People hate restricting calories, it's human nature to indulge. However, diets always seem to address overconsumption by calorie-restricting when in reality eating a healthy raw, wholefoods diet full of fruits, vegetables, nuts, seeds and slow-release carbohydrates is what is going to effectively fill you up while helping you stay lean.

Research is starting to show that our modern obesity problem is due to malnourishment because of the nutrient-depleted foods we eat. This leads us to the obvious conclusion that we should be focusing on nourishing our bodies to a state of feeling full or satisfied rather than calorie-restricting our current diets.

5. They Don’t Fix The Underlying Emotional Issues

Weight gain is a result of more than just our diets. Emotional eating is a big contributor to our obesity epidemic in our fast-paced high-stress world.

The issue arises when we try and change our diet without changing the underlying emotional issues that cause our weight gain.

It’s important to first identify the stressors in your life that are contributing to weight-gain including, work stress, relationship conflicts, financial stress, fatigue and other unaccounted health issues.

Without first identifying these issues and then putting a plan in place to eliminate or reduce these stressors it can become a real uphill battle to shed the pounds.

And this is exactly where most diets fail. They don’t place enough emphasis on the emotional side of weight-gain; therefore most people begin a diet without even factoring this important key into their weight-loss plan.

6. They Don’t Emphasise Enough The Importance of Water

Adults are made up of 55-60% water, so it goes without saying that water is the key to life. Research is now also suggesting that water is critical to a successful weight-loss plan.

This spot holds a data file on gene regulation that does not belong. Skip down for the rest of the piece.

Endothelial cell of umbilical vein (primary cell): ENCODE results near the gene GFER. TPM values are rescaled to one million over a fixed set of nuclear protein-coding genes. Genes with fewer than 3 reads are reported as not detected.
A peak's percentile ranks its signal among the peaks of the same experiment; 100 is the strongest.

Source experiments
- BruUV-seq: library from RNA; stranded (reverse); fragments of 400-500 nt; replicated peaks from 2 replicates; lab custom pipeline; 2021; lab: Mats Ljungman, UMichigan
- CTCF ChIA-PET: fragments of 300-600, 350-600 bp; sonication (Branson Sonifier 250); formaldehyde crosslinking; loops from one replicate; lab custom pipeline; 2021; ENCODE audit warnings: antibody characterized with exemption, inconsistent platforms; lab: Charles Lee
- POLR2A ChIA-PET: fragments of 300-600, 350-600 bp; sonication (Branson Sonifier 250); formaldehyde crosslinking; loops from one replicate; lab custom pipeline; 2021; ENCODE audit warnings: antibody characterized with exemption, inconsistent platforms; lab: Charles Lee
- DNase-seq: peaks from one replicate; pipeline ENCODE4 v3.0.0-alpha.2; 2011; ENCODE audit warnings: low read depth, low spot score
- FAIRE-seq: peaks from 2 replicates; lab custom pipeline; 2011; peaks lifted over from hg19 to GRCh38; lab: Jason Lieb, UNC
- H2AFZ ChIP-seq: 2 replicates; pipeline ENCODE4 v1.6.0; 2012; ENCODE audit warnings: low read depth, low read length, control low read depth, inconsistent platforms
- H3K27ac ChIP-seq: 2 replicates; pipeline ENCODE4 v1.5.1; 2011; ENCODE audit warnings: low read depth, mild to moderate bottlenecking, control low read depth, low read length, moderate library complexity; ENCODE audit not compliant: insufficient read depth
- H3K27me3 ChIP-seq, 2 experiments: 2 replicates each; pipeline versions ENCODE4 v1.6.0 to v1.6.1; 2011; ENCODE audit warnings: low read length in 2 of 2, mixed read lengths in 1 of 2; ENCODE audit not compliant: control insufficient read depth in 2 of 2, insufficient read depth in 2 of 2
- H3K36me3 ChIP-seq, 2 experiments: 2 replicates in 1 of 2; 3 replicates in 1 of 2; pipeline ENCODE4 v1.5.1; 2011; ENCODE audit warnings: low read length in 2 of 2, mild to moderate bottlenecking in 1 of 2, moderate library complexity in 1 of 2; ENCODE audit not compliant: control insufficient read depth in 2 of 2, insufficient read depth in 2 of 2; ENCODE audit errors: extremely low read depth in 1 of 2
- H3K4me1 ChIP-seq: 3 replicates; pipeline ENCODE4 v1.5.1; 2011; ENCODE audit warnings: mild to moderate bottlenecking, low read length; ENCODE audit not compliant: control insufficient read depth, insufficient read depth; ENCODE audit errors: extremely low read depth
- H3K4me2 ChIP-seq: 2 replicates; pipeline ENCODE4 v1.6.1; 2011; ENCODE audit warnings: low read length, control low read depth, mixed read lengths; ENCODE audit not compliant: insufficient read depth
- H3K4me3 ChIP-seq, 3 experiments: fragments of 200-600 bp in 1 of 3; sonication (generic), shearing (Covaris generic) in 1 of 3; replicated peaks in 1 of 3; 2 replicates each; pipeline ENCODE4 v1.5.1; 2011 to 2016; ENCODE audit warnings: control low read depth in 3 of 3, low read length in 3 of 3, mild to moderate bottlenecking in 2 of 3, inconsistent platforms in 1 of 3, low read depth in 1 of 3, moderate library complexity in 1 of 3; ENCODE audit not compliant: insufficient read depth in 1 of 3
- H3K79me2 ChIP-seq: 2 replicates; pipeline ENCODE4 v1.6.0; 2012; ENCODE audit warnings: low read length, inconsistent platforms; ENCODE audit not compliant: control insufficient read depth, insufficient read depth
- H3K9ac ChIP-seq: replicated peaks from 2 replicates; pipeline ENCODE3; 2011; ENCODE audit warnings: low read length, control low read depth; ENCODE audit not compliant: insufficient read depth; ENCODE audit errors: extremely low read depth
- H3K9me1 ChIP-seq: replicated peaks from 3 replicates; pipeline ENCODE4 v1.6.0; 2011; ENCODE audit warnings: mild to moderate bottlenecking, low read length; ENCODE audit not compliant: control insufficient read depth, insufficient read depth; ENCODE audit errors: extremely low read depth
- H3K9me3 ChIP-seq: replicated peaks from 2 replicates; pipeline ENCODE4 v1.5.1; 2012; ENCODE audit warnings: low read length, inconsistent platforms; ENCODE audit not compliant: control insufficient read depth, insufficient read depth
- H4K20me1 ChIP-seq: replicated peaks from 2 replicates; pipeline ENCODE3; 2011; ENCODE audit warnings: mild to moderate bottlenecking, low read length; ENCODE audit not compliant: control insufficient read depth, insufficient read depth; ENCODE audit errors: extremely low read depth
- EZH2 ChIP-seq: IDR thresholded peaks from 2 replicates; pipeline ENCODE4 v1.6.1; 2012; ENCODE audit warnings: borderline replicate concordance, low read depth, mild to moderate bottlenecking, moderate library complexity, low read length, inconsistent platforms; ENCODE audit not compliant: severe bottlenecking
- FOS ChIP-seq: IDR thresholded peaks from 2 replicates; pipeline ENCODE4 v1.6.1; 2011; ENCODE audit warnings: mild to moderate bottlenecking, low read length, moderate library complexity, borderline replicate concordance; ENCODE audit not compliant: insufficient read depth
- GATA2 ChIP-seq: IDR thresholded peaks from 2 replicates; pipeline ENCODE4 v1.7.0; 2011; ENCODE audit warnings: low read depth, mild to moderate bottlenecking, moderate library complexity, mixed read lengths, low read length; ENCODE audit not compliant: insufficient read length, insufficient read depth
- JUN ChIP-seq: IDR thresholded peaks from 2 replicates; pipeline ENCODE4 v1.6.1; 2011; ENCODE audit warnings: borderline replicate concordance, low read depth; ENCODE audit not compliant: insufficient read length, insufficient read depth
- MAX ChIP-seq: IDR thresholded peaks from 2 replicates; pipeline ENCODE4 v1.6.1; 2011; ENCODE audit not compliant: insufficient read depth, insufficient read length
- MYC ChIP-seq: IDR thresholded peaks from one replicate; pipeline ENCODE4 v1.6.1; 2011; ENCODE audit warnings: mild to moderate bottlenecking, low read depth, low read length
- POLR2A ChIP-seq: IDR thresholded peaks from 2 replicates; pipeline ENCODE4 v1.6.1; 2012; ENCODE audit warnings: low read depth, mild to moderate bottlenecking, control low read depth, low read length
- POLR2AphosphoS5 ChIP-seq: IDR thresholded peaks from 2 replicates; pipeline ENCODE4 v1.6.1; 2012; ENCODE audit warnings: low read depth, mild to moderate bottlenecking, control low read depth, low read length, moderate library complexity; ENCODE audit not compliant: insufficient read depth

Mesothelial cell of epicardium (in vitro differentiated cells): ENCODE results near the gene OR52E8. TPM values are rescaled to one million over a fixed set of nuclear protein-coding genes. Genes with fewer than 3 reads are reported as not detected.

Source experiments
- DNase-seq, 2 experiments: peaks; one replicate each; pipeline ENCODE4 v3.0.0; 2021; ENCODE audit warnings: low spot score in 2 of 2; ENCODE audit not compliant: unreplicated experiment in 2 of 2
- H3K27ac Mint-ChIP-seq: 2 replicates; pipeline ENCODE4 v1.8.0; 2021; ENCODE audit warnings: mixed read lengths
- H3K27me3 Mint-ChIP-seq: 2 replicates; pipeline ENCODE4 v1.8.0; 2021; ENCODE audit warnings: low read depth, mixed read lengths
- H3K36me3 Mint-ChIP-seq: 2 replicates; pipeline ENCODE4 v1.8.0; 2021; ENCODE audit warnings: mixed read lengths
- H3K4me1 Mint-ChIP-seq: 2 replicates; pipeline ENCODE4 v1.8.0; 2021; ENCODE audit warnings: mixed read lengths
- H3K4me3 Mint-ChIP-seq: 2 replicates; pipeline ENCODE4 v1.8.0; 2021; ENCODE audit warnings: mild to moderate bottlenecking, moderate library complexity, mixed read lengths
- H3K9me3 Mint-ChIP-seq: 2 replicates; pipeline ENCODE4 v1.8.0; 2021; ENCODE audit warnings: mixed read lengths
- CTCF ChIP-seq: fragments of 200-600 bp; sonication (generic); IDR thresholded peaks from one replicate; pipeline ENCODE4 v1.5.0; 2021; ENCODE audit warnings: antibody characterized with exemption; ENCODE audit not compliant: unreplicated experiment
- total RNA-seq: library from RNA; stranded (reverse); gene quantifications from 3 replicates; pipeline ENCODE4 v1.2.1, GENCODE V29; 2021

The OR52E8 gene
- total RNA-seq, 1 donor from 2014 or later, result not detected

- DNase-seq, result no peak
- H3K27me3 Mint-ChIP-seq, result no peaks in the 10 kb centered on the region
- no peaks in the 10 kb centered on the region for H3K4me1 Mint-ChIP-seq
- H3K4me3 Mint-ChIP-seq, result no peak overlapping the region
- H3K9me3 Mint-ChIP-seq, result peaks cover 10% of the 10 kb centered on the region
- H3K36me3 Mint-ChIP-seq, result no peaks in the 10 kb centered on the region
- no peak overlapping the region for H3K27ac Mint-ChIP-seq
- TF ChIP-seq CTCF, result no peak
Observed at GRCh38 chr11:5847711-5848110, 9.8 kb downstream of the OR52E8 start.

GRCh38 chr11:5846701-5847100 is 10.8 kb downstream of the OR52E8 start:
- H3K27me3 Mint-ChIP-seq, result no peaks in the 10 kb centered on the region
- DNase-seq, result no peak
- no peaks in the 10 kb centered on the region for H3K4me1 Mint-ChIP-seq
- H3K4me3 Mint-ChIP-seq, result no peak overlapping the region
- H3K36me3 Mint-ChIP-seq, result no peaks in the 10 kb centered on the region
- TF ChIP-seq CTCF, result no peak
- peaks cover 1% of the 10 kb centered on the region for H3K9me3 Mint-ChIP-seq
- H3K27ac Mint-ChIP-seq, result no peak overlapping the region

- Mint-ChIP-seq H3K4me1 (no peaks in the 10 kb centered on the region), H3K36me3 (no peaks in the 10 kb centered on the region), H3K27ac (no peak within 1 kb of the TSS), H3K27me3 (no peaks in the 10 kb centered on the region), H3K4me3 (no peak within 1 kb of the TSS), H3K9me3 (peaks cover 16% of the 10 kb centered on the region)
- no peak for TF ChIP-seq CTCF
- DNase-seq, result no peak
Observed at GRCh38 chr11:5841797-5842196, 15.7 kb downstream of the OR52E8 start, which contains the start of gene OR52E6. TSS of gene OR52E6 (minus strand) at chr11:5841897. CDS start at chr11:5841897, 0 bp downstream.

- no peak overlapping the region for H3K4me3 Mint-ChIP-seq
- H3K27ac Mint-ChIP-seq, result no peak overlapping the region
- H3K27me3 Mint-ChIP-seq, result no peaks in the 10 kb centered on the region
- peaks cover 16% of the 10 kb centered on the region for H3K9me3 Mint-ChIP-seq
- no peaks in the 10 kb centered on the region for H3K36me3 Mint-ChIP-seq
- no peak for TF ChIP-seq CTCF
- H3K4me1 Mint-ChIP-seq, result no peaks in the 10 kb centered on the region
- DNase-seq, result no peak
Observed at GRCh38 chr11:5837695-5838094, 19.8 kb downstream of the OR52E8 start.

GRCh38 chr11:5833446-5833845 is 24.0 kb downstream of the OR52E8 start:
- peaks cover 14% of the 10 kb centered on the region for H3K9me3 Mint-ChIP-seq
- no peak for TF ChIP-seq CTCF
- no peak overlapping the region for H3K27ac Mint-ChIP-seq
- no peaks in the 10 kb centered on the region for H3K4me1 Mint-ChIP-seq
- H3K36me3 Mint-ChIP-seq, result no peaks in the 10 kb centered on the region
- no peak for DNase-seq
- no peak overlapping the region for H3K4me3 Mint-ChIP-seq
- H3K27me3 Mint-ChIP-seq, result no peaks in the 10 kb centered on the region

Research undertaken by Berlin's Franz-Volhard Clinical Research Center, showed the rate at which calories are burned rose by up to 30% when sufficient drinking water was consumed.

Water also plays a vital role in digesting our food as well as nutrient absorption, ensuring that the healthy food we eat takes maximum effect on our bodies.

Another great benefit of water is it ensures we don’t “confuse thirst with hunger”, a common mistake people who tend to overeat make states Keri Peterson, M.D., a physician at Lenox Hill Hospital in New York City. Peterson encourages us to drink a glass of water when we feel an urge to eat during the day and then see if you’re still hungry 30 minutes later.

7. Diets Don’t Address Underlying Food Allergies or Intolerances

One major underlying cause of weight-gain which is often overlooked is food allergies or intolerances.

We often associate food allergies with severe reactions to certain foods such as; a child going into anaphylactic shock after exposure to peanuts. However, the reality is that there are a significant number of people with low-grade food intolerances that as a result gain weight.

The two biggest culprits are gluten and dairy says Dr Mark Hyman a global leader in functional medicine. Both these are closely linked with insulin resistance which as mentioned earlier leads to weight gain.

In fact, a 2002 article in the New England Journal of Medicine titled “Celiac sprue” by Farrell, RJ, and CP Kelly listed 55 diseases that can be traced back to eating gluten. While the negative effects of eating and drinking dairy are now starting to become widely known.

Dr Hyman recommends that gluten and dairy should be completely removed from your diet for a period of 6 weeks to determine if there are any hidden food intolerances.



If you’re looking to lose weight than we’d encourage you to take some important steps before considering a particular diet.

Take the necessary steps to avoid making any of the mistakes above. If you have underlying emotional issues or stressors we’d encourage you to seek help regarding this, whether through a church pastor or counsellor.

Avoid ‘diets’ in general as they are short-term fixes that rarely succeed, however, focus on a lifestyle change, taking gradual steps to achieve your weight-loss goal.

Look into any underlying food intolerances by eliminating dairy and gluten from your diet, while ensuring you drink enough water.

Finally, make it fun! Choose fresh, healthy and fun recipes that encourage you to pick the healthy option, and most importantly surround yourself with a positive environment both with the food you eat and the people who will support you in your weight-loss goal.